And we can ask God about that! Call God to account for action. To make this a more just world. Get angry, throw word stones until you get God’s attention! God is there. Sometimes it takes a well-placed arrow to experience that loving presence.
There is a spiritual classic from the 14th century called, The Cloud of Unknowing. That feels like were I am. That is where the Psalmists found themselves. When they got there, though, they didn’t just sit down and moan – well, actually that is exactly what they did often, at first. But then they stood up and got angry and called out to God to enact justice – NOW! The anonymous author of The Cloud of Unknowing puts it this way:
“For God can well be loved, but God cannot be thought. By love God can be grasped and held, but by thought, neither grasped nor held. And therefore, though it may be good at times to think specifically of the kindness and excellence of God, and though this may be a light and a part of contemplation, all the same, in the work of contemplation itself, it must be cast down and covered with a cloud of forgetting. And you must step above it stoutly but deftly, with a devout and delightful stirring of love, and struggle to pierce that darkness above you; and beat on that thick cloud of unknowing with a sharp dart of longing love, and do not give up, whatever happens.” 
But usually one must be in utter desolation to be so bold. The fog I live in right now, a fog of unknowing, is thick and debilitating. But there is something in it for me, for my family. Perhaps more than anger, or depression, what this cloud feels like is utter confusion. In that confusion, come questions and these questions might just be the life line – or, the dart to throw into that thick cloud of unknowing. Just perhaps, the question, born of grief, anger and just plain stubbornness can be the dart of love which will open the presence of God.
Richard Rohr also wrote this week about The Cloud of Unknowing. The anonymous author describes the culminating experience of union with God: “It comes down to this, if God wants to work in your soul, God has to work in secret. If you knew, you would get puffed up, you would run in fear, you would try to take control of the process, or you would close down the whole Mystery with your rational mind. We each must learn to live in the cloud of our own unknowing.”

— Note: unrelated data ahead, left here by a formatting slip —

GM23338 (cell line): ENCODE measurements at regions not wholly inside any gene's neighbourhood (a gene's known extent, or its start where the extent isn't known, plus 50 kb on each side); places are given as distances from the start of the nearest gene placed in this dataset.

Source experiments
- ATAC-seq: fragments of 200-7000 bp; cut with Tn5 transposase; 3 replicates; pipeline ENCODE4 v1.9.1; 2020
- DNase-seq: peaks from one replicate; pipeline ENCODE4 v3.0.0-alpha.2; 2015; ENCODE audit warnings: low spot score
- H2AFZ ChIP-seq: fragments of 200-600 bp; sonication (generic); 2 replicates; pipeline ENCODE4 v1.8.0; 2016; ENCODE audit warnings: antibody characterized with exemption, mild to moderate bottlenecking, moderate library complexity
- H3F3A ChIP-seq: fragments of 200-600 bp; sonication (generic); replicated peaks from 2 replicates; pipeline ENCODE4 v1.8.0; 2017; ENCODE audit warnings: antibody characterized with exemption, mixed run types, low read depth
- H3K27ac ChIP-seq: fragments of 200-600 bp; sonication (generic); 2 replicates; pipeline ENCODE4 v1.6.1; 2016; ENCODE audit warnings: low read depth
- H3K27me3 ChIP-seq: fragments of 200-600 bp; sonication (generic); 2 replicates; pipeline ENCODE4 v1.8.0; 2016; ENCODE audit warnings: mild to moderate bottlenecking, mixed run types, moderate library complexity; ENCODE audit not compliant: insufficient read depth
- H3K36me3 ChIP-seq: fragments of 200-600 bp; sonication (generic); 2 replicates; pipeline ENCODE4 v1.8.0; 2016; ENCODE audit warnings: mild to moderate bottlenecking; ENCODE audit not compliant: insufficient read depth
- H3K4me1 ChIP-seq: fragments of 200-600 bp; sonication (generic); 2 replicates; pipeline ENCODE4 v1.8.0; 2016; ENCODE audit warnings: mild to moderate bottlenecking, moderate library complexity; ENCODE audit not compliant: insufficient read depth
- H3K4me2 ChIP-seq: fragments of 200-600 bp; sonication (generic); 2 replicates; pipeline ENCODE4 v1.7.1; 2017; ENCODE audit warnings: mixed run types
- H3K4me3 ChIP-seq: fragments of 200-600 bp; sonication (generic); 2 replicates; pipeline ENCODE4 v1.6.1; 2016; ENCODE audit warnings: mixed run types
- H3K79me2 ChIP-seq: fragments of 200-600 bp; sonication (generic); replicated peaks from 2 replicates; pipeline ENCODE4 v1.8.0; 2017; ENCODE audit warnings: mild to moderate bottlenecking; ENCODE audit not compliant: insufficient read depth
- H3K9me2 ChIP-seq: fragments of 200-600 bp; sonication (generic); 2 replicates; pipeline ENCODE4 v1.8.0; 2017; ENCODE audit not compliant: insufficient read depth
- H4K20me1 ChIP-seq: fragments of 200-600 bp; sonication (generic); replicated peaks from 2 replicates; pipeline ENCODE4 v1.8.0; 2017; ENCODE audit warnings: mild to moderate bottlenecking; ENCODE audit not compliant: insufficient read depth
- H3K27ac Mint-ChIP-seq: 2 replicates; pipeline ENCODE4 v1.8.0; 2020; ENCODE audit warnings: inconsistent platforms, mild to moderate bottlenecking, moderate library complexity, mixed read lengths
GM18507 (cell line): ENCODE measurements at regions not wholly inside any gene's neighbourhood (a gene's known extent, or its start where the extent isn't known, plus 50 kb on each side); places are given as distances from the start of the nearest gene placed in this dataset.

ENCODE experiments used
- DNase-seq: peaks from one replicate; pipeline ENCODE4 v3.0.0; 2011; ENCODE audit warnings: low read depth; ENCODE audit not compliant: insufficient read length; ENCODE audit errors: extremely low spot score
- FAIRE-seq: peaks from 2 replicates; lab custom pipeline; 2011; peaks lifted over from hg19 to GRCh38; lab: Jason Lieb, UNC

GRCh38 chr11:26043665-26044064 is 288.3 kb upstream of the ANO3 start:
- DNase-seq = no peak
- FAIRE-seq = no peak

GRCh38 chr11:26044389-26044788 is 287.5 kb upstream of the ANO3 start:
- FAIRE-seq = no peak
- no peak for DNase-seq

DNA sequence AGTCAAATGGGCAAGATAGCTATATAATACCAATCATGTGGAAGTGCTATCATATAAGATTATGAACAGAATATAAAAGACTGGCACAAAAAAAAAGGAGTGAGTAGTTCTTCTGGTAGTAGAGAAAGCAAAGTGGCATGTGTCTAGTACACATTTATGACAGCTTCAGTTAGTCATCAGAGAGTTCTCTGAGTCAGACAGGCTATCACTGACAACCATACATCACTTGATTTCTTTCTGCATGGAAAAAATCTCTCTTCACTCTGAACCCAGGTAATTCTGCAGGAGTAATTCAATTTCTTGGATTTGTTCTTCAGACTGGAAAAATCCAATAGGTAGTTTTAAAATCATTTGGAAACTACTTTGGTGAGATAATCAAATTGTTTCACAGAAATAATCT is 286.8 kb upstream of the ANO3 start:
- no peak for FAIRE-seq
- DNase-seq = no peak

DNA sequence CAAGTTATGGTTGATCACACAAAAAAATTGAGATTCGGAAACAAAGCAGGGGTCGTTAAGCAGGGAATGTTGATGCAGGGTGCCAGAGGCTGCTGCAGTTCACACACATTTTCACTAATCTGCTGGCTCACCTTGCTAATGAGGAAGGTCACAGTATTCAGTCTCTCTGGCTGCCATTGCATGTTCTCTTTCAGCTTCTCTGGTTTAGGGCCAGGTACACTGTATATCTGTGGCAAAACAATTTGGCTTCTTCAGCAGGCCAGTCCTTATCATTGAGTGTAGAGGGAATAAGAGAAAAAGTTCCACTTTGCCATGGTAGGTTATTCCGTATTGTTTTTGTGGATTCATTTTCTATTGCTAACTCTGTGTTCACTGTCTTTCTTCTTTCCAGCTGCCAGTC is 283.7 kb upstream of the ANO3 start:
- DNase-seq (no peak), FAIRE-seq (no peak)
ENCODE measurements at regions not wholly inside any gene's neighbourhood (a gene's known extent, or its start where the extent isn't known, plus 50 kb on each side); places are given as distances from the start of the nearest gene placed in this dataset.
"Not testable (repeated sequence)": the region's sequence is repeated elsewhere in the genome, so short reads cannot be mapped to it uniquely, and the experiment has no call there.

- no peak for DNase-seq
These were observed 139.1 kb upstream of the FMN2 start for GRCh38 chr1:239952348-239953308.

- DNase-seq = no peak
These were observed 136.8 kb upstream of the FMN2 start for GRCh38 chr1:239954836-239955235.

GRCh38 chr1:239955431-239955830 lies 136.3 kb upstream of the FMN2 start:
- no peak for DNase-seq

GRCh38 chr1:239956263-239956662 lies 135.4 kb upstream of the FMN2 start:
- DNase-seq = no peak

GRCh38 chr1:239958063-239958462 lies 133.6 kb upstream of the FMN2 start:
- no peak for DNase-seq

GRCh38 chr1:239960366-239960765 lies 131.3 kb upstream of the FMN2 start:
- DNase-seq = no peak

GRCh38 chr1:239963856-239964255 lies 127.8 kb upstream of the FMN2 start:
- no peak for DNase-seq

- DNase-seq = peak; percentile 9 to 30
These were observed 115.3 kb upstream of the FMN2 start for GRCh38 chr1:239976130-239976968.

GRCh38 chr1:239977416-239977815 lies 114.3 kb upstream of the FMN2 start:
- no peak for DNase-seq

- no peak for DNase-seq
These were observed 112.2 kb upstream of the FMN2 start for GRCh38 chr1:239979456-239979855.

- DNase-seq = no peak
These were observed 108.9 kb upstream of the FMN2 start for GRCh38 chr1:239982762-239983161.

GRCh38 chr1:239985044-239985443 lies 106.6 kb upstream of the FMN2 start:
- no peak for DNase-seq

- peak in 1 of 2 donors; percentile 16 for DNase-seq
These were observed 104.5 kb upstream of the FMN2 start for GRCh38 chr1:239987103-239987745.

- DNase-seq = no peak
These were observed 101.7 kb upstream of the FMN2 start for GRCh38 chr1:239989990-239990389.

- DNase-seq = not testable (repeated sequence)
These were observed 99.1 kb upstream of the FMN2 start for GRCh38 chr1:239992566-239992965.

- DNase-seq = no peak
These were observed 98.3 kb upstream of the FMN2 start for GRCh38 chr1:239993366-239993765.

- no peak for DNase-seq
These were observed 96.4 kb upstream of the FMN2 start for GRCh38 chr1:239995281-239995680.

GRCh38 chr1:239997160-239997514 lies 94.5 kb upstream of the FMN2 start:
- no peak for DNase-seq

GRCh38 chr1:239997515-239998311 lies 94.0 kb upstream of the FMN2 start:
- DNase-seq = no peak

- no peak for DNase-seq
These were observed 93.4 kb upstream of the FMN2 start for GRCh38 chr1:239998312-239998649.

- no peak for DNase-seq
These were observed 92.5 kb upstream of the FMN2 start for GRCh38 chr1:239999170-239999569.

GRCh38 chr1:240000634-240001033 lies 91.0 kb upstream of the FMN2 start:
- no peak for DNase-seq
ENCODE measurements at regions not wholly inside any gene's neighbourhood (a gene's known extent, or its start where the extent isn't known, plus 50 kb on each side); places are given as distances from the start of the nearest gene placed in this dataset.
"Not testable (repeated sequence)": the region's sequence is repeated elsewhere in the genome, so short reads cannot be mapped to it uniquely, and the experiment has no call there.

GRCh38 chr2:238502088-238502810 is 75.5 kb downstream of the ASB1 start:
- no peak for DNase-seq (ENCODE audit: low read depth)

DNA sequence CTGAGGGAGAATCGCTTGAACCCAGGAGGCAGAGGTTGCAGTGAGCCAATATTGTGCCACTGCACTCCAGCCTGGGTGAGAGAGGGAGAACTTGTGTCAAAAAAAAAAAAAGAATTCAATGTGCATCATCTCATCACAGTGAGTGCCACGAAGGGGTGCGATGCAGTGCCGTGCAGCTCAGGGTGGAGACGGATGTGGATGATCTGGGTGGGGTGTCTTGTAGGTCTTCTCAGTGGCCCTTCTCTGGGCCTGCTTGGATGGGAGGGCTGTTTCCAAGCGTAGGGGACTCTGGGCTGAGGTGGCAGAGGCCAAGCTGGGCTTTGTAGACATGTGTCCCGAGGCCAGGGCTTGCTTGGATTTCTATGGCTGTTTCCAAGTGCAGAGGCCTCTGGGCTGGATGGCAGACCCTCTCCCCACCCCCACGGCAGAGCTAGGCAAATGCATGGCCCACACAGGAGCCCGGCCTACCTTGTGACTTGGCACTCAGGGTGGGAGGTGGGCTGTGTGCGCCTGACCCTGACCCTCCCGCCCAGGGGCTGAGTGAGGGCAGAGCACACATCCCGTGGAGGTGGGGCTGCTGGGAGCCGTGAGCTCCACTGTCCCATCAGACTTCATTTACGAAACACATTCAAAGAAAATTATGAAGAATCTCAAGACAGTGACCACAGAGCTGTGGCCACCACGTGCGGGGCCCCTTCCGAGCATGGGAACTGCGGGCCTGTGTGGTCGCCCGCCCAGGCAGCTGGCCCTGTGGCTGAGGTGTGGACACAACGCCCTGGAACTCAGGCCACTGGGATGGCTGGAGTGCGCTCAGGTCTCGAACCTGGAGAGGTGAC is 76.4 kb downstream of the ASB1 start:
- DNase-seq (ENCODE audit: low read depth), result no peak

In other words, the way I read this, we must be in the place where we do not know and cannot be in control, in order to be in the presence of God. These were not the doors I wanted opened, as Stacey Gleddiesmith said. There is something in me, and maybe in you too, that wants to hold on, which wants to know. I do not want to be outside of my own control. Yet, that is the place God meets us face to face. That is where God lives. In the place where we let go of our surety. In the place where we let go of control. In the place where doors open to what we did not expect, what we fear as darkness, or even evil, what we thought could not be part of God. Only there can we discover, so say the ancient ones, that God is there too.
I have gone back again to one of my most precious ancient prayers from Julian of Norwich. It was a prayer which came to her in one of her dream revelations. She had been arguing with God about why God allowed sin in the world. All would be well without it, she insisted. “But Jesus… answered with these words…: ‘It was necessary that there should be sin; but all shall be well, and all shall be well, and all manner of thing shall be well.‘”
All shall be well, and all shall be well, and all manner of thing shall be well. That is not a faint-hearted prayer. It is a prayer from the midst of struggle, anger, and unknowing. And it is the sentiment with which most of the Psalms of lament end. They end with a renewed resolution to put oneself into the hands of this, not-so-cooperative God, and trust that all shall be well, even if we don’t like it, or it doesn’t look well to us. Can we trust God like that? Can I? I still want my mother to be found! That will never change. And, what else is there to find? Maybe it is time to practice these hard prayers. May we discover in them encounter with the presence of God.
 “The Costly Loss of Lament,” by Walter Brueggemann, JSOT36 (1986) 57-71, www.friendschurchsw.org/uploads/mod5_brueggemann_on_loss_of_lament.pdf
 “My God, My God, Why?:”Understanding the Lament Psalms, by Stacey Gleddiesmith, June 2010, www.reformedworship.org/article/june-2010/my-god-my-god-why
 The Cloud of Unknowing and other works. Penguin Classics. 2001. ISBN 978-0-14-044762-0. Translated by A. C. Spearing
 Rohr, Richard, Richard Rohr’s Daily Meditation, The Cloud of Unknowing, Part II Friday, July 24, 2015.
 “Article #31,” by Dan Graves, www.christianhistoryinstitute.org/incontext/article/julian/